McDonald's Restaurants Ltd

11-59 High Road
East Finchley
N2 8AW

Date: 30th October 2002

Media: Poster

Sector: Food and drink

Agency: Leo Burnett

Public Complaint From: Nationwide (x154)

Objections to a poster, headlined "40,312 POSSIBLE COMBINATIONS." Beneath the headline was a table that featured eight food items. The text at the foot of the advertisement stated "The new McChoice menu 99p each. McDonalds". The complainants objected that the advertisement was misleading because they believed the stated number of possible combinations of meals was not realistic.

Codes Section: 3.1, 7.1 (Ed 10)


This adjudication replaces the one published on 1 May 2002. The wording of the adjudication has been revised though the decision remains to not uphold the complaint.

Complaints not upheld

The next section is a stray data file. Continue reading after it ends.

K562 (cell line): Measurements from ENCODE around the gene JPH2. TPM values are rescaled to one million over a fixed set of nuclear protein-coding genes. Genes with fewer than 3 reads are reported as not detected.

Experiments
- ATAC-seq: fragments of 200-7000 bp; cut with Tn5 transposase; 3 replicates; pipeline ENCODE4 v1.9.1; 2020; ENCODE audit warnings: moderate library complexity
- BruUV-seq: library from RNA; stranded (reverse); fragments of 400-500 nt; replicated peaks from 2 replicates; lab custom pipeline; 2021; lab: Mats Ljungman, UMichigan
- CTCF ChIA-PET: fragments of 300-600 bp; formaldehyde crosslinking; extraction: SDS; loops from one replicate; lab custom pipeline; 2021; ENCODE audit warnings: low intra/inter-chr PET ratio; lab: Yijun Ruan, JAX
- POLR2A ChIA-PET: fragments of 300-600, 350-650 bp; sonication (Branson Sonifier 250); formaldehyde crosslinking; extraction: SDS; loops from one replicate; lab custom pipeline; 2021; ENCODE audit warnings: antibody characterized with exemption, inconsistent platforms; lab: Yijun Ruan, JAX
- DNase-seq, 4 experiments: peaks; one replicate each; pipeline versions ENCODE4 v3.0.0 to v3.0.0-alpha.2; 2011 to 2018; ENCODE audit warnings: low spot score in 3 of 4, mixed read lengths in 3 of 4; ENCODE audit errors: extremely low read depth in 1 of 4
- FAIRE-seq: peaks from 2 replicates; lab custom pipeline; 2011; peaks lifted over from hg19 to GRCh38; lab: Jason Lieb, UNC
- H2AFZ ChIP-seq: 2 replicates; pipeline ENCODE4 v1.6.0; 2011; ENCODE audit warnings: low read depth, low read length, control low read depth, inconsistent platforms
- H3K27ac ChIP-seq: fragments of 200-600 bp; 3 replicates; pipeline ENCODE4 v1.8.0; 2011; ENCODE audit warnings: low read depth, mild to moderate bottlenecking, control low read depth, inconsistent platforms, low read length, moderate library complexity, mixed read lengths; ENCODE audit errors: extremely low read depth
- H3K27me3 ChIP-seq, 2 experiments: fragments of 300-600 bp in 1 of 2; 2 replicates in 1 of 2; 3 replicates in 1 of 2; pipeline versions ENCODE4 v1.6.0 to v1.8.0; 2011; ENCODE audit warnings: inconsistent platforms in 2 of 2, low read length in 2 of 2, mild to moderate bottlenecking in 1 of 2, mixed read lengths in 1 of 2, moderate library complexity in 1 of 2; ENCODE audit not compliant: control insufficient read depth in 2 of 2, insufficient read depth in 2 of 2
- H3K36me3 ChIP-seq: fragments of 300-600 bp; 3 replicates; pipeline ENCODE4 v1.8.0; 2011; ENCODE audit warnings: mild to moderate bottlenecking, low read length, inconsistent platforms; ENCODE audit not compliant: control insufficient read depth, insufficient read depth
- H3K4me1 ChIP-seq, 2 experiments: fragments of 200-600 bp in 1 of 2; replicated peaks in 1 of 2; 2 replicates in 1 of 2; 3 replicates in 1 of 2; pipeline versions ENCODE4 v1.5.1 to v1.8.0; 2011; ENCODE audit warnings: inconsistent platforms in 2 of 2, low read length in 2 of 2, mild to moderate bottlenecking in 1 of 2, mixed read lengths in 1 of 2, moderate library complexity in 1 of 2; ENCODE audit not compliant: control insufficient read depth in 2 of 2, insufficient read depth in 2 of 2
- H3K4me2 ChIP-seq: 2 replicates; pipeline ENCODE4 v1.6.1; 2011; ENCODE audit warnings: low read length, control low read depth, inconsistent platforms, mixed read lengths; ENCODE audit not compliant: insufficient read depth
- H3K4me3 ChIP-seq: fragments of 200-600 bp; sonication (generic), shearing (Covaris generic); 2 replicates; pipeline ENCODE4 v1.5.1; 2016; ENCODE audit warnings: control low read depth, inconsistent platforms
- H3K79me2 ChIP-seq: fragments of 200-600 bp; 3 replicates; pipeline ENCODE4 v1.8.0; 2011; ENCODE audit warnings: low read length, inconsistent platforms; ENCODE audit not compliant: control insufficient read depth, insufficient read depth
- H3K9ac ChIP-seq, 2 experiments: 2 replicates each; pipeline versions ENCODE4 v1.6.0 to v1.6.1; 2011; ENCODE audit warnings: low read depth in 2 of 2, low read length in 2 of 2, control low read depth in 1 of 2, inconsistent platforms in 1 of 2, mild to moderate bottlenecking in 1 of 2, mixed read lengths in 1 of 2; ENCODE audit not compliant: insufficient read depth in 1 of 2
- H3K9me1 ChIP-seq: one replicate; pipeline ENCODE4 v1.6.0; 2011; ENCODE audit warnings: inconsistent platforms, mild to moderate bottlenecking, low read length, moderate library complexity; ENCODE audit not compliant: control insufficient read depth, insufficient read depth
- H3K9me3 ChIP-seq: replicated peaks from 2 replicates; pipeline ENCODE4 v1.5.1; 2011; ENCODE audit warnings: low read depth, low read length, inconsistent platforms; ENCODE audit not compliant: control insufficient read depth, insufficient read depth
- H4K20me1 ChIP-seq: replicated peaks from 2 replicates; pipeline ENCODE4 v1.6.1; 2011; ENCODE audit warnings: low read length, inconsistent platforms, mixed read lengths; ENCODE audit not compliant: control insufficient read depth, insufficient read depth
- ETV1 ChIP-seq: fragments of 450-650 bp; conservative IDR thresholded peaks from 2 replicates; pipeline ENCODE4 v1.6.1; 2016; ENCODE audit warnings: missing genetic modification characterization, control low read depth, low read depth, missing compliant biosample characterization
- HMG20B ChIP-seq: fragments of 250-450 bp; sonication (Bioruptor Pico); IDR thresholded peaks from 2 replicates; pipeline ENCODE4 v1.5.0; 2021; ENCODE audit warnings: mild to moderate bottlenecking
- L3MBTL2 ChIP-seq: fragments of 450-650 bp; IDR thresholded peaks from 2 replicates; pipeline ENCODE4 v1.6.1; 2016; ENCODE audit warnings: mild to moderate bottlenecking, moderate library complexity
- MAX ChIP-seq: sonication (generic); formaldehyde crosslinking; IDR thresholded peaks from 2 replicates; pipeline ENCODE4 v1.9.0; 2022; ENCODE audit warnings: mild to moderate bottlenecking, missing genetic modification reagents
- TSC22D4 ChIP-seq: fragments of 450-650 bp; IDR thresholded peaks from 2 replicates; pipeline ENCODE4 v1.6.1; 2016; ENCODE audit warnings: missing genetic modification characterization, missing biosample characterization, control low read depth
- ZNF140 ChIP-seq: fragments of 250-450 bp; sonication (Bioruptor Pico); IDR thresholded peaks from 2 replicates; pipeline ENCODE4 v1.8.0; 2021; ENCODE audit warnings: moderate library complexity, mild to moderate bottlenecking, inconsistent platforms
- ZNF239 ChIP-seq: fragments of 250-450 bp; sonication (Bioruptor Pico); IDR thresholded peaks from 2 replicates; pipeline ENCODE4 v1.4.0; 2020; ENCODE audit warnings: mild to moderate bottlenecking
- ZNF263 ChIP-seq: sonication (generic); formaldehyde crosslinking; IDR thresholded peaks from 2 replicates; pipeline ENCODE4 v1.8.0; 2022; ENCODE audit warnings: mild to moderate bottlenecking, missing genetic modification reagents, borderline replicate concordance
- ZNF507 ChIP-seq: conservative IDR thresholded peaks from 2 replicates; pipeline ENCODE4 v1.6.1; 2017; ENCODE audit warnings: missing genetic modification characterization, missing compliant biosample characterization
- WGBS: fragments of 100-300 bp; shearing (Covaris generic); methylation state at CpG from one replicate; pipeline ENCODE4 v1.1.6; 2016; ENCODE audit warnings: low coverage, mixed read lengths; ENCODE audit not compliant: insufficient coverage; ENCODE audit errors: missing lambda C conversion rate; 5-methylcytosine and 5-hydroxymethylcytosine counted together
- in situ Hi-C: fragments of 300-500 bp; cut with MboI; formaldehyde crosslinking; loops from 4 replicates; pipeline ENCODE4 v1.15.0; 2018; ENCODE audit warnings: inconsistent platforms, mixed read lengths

The advertisers said the McChoice menu was made up of eight different items all priced at 99p; it allowed the consumer to "mix and match" those items as they pleased. They said the number of 40,312 used in the claim was based on the factorial of eight, which gave all the permutations of the eight items. They said they had subtracted eight from the calculated factorial of 40,320 because they believed single items from the menu should not be included. The advertisers said they were aware that some people might consider a double cheeseburger and milkshake to be the same permutation as a milkshake and double cheeseburger but they believed that each permutation could be considered a different eating experience. They asserted that that view was supported in focus group studies they had conducted. In addition the advertisers pointed out that some of the items on the McChoice menu were available in more than one flavour: four soft drink varieties, four milkshake flavours and three McFlurry flavours were available. They said this meant a total of sixteen items were available from the McChoice menu, giving 65,535 different combinations. The advertisers said they had intended neither to mislead nor to suggest that customers should try to buy every available combination. They wanted merely to highlight the ability to "mix and match" the items from the McChoice menu and to alert consumers to the range and flexibility of the menu available. The Authority was not persuaded that the advertisers in their headline had correctly calculated the number of different choices potentially available to a consumer when presented with the items featured in the advertisement. It nevertheless accepted that the advertisers' intention was simply to indicate the large number of available choices and considered that the number quoted in the advertisement was not necessarily so exaggerated as to be misleading. The Authority did not object to the advertisement.